RACHEL MARTIN, HOST:
Russia's president has made only a few trips outside his country in the last few years. The most notable to date was his trip to China back in February for the Winter Olympics. Now Vladimir Putin is going to Iran. He is meeting with Iran's supreme leader, Ayatollah Ali Khamenei. So what is Russia's strategy with Iran and the broader Middle East? Joining me now is Anna Borshchevskaya. She's a Russia expert with a DC-based think tank, the Washington Institute. Thank you so much for being with us this morning.
ANNA BORSHCHEVSKAYA: Thanks for having me, Rachel.
MARTIN: So President Putin's trip to Tehran comes coincidentally right after President Biden's visit to the Middle East. Is there a message here to the U.S.?
BORSHCHEVSKAYA: There is indeed a message. And when it comes to Vladimir Putin, all of these trips carry a certain message. The fact of the matter is, since Putin invaded Ukraine, the fact that he's going to the Middle East - basically this is his first trip outside the former Soviet Union since the invasion of Ukraine - in and of itself signifies how important the Middle East is for Putin right now.
MARTIN: What does he want from Iran?
BORSHCHEVSKAYA: He wants to - well, first he wants to show globally that he's not isolated by the West. So it is in part symbolism. It is in part message. But it's also reality. He genuinely wants to improve ties with Iran. The fact of the matter is, Putin is at this stage betting on the global South, given his isolation. So it's Iran, China, India and so forth.
MARTIN: And I suppose some of this is commiseration. I mean, both these countries, Iran and Russia, now have this shared experience as two countries that are both big oil producers and are both now under U.S. sanctions.
BORSHCHEVSKAYA: That's right. That's exactly right. And in fact, that point, Rachel, in and of itself highlights a long-standing trajectory of Russia and Iran sharing major strategic goals when it comes to the Middle East, when it comes to the West, when it comes to their shared grievances against the West, their mostly - their resentment of the U.S.-led global order, even as they have tactical disagreements.
MARTIN: So this is a meeting - we should say it's a big deal that he's also meeting with the supreme leader, right?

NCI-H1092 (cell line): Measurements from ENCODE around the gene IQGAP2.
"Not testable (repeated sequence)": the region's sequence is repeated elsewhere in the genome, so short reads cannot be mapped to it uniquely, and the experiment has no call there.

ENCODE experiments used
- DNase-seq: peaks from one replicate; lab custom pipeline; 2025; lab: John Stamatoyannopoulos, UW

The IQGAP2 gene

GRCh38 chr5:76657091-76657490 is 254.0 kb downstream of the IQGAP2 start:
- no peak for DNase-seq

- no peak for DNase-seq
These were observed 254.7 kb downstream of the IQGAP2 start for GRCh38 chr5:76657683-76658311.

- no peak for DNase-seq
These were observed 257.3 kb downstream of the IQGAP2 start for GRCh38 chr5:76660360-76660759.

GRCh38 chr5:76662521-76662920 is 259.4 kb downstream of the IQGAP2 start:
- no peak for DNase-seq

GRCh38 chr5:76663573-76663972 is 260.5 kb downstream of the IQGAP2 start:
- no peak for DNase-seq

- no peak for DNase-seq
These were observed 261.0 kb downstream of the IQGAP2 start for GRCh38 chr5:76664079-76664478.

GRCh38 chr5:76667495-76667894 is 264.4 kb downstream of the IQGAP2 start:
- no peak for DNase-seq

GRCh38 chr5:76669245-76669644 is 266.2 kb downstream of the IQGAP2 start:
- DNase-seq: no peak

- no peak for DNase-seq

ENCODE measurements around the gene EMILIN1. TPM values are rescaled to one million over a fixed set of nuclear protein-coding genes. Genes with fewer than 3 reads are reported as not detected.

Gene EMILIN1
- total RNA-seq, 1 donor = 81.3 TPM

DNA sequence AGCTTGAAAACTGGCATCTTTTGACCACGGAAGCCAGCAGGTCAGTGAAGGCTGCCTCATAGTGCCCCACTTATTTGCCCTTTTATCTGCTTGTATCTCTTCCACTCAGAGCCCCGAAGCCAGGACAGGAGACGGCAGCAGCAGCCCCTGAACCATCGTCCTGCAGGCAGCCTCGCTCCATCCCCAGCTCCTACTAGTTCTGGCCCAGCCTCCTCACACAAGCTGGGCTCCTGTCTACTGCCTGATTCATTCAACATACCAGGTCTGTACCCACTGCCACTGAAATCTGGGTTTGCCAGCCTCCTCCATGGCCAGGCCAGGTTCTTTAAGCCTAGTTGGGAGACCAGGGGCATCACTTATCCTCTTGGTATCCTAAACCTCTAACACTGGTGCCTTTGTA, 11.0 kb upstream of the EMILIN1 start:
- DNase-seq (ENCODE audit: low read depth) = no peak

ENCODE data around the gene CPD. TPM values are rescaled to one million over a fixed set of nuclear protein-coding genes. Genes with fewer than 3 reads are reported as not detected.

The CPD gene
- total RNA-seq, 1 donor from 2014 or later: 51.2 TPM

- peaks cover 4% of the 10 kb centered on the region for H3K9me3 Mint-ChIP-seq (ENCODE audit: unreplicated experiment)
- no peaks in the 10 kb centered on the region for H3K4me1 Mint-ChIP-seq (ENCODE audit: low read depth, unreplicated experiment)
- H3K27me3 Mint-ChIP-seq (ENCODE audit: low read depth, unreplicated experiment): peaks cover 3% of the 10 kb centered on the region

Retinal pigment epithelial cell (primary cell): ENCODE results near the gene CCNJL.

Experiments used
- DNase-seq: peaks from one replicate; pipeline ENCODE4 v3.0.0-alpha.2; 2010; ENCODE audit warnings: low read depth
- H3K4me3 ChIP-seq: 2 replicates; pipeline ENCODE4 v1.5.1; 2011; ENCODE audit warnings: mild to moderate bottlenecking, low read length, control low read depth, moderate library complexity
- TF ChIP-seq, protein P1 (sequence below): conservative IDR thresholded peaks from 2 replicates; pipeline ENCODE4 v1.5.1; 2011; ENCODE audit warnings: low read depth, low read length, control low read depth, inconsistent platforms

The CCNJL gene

MARTIN: But Turkey is there as well. What is Turkey's play in this moment, specifically President Recep Tayyip Erdogan? What does he want out of this?
BORSHCHEVSKAYA: Well, it looks as if they're - we're once again facing a possibility of another Turkish incursion into northern Syria. And certainly that is - that issue is about to be one of the topics on the agenda. Syria is important for Iran and Russia. And, of course, the Ukraine war, again, will stand in the backdrop of this discussion. So that's simply something else to watch out for, is are Russia and Iran going to allow a Turkish incursion into northern Syria?
MARTIN: Just yesterday, Turkey's leader started changing his tone towards Sweden and Finland's accession to NATO. This is something he had originally objected to. What does that say about Russia's influence?
BORSHCHEVSKAYA: Well, it once again - first it - first his - Erdogan's statements highlight the more transactional role that he tends to play when it comes to the war in Ukraine. This comes across as, again, posturing and sort of trying to see what kind of deal he could make in exchange for his support for efforts to isolate Vladimir Putin. What it also says is that when it comes to NATO and Russia, Turkey remains a weak link in Putin's efforts to divide the NATO alliance.
MARTIN: You've alluded to this, but U.S. ally Saudi Arabia and the UAE did not take a stand against Russia over the war in Ukraine. Does Putin see a larger opportunity in the region?
BORSHCHEVSKAYA: Yeah, he absolutely does. And again, this has to do with first efforts that Putin had put over the years into cultivating not only American adversaries but also American allies. It also has to do with how allies perceive the war in Ukraine, in Russia.
BORSHCHEVSKAYA: Right? And so where we see things in more black and white terms, they see them in sort of grey terms. And frankly, they're not sure how the war is going to end. They continue to see Russia as a permanent feature of allied politics.
MARTIN: Anna Borshchevskaya with The Washington Institute, thank you.
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